Eating wholegrains, vegetables and vital fatty acids can protect your body from a host of chronic diseases and protect your brain from cognitive decline as you grow older.
People who stick to a Mediterranean-style diet in midlife have a 40 per cent greater chance of surviving past the age of 70 with no physical or cognitive impairment, according to a study published in Annals of Internal Medicine.
Researchers from the University of Bordeaux in France and Harvard School of Public Health in Boston, USA, reviewed dietary data from a survey of 10,670 women who were in their late 50s and early 60s at the time of the questionnaire.
The researchers found a group, which they named “healthy agers”, who reached 70 free from 11 chronic diseases such as heart disease, stroke, cancer and diabetes and had no impairment in cognition or physical disabilities.
This study highlights that eating well isn’t a quick fix but a long-term investment to help us stay wel
Victoria Taylor, senior dietitian at the British Heart Foundation
This group typically ate more fruit and vegetables, whole grains and fish. They also limited their alcohol intake and ate less red and processed meats.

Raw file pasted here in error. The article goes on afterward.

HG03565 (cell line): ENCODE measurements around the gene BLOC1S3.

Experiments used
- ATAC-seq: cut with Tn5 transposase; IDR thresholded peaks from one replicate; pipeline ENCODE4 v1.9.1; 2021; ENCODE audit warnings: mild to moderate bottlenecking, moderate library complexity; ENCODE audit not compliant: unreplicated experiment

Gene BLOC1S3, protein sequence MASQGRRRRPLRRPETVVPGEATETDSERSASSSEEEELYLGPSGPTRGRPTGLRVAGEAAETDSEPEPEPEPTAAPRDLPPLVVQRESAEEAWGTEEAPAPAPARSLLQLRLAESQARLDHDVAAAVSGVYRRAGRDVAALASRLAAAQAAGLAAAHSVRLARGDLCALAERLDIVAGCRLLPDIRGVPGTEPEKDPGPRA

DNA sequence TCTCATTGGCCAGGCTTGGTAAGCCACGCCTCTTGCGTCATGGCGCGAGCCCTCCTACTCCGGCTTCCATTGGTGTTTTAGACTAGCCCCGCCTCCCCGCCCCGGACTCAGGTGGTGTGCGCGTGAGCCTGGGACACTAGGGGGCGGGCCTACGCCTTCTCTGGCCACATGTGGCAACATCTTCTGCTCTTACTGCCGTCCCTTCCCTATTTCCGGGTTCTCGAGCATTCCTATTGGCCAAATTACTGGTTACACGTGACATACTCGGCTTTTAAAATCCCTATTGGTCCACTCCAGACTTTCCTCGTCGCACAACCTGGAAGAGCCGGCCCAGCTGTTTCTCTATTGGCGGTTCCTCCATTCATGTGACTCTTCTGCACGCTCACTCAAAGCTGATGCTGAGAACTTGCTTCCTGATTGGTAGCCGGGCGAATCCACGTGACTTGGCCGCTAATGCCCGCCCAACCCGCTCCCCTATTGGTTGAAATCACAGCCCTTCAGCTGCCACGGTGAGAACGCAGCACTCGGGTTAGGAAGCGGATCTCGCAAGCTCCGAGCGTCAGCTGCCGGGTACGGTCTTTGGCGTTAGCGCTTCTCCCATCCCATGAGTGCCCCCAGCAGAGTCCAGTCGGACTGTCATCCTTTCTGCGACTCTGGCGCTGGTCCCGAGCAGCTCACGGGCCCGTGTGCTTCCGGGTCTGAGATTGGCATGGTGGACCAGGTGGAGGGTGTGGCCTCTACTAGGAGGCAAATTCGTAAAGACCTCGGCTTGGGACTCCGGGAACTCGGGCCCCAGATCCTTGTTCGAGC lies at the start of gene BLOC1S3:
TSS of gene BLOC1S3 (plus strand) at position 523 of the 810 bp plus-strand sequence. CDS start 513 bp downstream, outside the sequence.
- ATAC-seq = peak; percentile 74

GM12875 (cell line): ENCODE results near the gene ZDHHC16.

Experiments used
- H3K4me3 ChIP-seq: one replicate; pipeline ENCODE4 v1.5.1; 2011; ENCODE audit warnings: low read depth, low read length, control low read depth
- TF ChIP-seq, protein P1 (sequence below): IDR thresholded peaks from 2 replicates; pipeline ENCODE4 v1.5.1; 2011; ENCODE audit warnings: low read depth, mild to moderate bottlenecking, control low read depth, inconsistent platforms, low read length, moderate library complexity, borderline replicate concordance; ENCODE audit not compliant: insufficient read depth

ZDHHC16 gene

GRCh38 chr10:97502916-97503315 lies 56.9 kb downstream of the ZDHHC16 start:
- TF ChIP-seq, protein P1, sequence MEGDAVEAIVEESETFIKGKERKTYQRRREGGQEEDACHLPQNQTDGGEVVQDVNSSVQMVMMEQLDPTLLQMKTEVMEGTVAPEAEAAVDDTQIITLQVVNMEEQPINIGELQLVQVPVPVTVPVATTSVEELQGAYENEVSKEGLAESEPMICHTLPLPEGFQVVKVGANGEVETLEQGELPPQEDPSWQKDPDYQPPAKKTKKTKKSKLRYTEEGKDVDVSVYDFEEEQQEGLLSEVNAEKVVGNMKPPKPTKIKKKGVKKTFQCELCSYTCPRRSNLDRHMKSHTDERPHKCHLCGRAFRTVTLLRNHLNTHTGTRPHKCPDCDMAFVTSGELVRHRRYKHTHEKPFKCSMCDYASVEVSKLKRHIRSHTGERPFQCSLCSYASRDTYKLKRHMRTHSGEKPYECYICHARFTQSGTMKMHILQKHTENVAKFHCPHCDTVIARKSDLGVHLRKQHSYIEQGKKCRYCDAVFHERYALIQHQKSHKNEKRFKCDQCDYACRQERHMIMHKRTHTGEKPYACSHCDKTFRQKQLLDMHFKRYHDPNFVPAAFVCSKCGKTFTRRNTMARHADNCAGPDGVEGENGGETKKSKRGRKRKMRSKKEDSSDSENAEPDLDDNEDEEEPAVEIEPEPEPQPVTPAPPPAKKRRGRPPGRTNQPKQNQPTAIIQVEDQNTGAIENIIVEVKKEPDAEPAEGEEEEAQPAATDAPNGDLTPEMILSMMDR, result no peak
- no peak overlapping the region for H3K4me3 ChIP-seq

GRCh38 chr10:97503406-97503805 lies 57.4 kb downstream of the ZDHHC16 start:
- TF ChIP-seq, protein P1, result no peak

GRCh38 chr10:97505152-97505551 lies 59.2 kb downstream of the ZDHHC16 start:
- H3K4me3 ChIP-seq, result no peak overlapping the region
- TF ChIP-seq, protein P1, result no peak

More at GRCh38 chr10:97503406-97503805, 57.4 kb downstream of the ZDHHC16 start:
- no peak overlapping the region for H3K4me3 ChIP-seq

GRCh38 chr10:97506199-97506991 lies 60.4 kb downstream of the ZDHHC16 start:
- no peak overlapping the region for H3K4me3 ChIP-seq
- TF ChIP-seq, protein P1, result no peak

The researchers concluded: “Better diet quality at midlife seems to be strongly linked to greater health and well-being in persons surviving to older ages.”
Victoria Taylor, senior dietitian at the British Heart Foundation, said: “This study highlights that eating well isn’t a quick fix but a long-term investment to help us stay well.”
Dr Simon Ridley, head of research at Alzheimer’s Research UK, said: “Diseases such as Alzheimer’s are likely to be caused by a mix of genetics and environmental factors, and investment in research to understand these factors is vital.
“The best evidence suggests people can lower their risk by eating a healthy, balanced diet, exercising regularly, not smoking, and keeping blood pressure in check.”